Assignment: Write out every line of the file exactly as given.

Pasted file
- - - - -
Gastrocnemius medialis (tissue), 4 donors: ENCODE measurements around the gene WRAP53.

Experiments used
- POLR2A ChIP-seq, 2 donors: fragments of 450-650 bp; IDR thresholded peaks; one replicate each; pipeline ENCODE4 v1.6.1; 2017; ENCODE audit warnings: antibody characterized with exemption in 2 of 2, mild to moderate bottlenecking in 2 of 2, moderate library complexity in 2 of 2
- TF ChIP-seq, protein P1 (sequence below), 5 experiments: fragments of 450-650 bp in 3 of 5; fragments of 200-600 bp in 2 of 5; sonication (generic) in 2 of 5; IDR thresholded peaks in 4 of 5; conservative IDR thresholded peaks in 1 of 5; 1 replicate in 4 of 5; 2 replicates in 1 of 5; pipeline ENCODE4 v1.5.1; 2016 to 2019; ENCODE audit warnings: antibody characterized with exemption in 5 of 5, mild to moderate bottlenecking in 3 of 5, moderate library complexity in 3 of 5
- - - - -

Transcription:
Gastrocnemius medialis (tissue), 4 donors: ENCODE measurements around the gene WRAP53.

Experiments used
- POLR2A ChIP-seq, 2 donors: fragments of 450-650 bp; IDR thresholded peaks; one replicate each; pipeline ENCODE4 v1.6.1; 2017; ENCODE audit warnings: antibody characterized with exemption in 2 of 2, mild to moderate bottlenecking in 2 of 2, moderate library complexity in 2 of 2
- TF ChIP-seq, protein P1 (sequence below), 5 experiments: fragments of 450-650 bp in 3 of 5; fragments of 200-600 bp in 2 of 5; sonication (generic) in 2 of 5; IDR thresholded peaks in 4 of 5; conservative IDR thresholded peaks in 1 of 5; 1 replicate in 4 of 5; 2 replicates in 1 of 5; pipeline ENCODE4 v1.5.1; 2016 to 2019; ENCODE audit warnings: antibody characterized with exemption in 5 of 5, mild to moderate bottlenecking in 3 of 5, moderate library complexity in 3 of 5